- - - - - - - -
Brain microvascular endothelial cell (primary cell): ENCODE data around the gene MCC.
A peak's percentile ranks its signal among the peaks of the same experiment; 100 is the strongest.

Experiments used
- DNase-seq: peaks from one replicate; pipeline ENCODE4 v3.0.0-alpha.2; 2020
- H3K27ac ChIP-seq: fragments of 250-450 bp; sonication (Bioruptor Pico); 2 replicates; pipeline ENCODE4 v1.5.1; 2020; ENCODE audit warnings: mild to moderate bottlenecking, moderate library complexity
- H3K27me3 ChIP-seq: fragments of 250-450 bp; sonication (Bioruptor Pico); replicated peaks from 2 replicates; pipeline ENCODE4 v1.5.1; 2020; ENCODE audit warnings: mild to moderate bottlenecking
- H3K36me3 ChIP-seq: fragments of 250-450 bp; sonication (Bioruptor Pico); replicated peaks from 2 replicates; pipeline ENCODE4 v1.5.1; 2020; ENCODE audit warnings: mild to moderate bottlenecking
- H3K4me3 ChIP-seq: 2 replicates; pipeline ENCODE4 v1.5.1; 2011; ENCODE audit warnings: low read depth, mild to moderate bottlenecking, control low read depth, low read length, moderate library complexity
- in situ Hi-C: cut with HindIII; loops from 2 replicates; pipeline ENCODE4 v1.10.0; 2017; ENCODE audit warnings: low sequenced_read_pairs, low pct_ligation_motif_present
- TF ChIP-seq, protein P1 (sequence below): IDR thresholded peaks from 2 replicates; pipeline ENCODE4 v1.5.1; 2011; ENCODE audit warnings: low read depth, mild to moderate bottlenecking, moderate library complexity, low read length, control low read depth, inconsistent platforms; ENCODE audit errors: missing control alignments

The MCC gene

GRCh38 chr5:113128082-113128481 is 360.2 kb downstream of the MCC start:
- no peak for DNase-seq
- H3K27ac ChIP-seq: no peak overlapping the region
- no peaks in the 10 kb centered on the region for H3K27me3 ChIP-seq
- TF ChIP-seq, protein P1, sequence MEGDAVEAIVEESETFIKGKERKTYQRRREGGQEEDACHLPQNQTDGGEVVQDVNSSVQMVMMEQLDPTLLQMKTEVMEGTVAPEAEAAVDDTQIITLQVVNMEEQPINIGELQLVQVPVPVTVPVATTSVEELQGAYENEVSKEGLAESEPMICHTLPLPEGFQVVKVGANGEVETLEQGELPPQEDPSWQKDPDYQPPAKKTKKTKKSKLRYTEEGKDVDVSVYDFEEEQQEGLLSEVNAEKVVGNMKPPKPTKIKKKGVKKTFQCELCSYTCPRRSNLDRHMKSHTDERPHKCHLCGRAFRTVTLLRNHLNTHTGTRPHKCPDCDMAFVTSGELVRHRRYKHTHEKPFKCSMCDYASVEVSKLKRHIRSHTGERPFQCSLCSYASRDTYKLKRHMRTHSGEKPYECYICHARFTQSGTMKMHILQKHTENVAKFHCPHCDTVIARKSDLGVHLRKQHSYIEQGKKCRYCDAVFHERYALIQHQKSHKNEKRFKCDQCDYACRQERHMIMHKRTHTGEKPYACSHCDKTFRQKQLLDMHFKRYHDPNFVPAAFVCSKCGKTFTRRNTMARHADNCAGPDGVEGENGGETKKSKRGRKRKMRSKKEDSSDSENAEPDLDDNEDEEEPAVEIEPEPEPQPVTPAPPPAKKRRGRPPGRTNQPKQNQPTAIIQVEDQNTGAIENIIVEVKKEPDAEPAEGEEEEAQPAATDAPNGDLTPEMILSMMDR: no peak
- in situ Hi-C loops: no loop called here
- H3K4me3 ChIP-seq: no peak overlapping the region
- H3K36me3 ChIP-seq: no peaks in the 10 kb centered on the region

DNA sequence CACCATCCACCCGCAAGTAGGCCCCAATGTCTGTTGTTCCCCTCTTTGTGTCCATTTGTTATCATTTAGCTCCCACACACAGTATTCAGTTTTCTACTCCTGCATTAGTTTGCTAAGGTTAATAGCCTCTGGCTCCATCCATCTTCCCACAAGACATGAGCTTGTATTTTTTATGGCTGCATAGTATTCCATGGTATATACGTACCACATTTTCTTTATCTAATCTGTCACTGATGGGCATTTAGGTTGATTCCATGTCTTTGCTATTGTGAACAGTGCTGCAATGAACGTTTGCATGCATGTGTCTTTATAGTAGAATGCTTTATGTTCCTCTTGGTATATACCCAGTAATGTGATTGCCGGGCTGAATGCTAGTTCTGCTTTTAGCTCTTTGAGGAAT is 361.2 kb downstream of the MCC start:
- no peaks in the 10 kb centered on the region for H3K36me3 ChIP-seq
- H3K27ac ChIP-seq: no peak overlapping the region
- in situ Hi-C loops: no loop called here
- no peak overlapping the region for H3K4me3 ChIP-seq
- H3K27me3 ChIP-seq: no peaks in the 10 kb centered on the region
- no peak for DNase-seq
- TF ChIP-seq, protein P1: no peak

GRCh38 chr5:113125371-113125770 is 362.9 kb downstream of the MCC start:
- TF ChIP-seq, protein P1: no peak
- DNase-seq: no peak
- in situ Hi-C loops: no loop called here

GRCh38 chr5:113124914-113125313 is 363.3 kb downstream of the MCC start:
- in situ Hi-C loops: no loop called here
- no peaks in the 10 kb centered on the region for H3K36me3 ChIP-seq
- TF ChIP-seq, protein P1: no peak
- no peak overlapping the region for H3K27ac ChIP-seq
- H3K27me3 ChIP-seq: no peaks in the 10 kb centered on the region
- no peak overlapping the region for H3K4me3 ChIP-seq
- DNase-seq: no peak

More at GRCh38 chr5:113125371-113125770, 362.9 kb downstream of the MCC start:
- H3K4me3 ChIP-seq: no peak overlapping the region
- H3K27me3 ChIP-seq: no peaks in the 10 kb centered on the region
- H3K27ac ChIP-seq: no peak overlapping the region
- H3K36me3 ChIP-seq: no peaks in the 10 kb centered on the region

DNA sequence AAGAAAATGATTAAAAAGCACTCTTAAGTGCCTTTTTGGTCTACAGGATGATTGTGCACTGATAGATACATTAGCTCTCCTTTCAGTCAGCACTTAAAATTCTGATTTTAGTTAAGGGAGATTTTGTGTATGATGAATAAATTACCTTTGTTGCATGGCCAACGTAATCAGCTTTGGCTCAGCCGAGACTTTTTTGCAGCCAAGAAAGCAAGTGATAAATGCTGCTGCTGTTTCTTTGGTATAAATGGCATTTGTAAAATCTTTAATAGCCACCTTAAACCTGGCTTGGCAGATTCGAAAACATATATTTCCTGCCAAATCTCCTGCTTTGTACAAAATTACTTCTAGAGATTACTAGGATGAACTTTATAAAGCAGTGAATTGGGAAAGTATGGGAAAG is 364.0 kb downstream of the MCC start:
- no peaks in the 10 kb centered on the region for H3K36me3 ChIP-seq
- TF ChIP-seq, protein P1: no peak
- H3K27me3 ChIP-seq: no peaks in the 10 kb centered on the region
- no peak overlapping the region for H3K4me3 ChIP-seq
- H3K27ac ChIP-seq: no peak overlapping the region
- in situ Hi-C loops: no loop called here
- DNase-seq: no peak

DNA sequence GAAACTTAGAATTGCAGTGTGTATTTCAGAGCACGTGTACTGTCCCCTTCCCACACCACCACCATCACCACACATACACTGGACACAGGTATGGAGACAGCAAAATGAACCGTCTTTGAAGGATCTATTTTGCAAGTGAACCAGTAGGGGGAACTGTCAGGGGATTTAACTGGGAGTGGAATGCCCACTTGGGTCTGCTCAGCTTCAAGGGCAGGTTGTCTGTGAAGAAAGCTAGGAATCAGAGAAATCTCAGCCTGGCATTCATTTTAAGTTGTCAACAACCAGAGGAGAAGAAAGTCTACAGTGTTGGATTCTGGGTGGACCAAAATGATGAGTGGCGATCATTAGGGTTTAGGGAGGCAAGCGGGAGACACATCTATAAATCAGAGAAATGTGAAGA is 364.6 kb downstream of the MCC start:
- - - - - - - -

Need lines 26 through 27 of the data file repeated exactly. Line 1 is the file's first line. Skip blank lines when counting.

- no peak for DNase-seq
- TF ChIP-seq, protein P1: no peak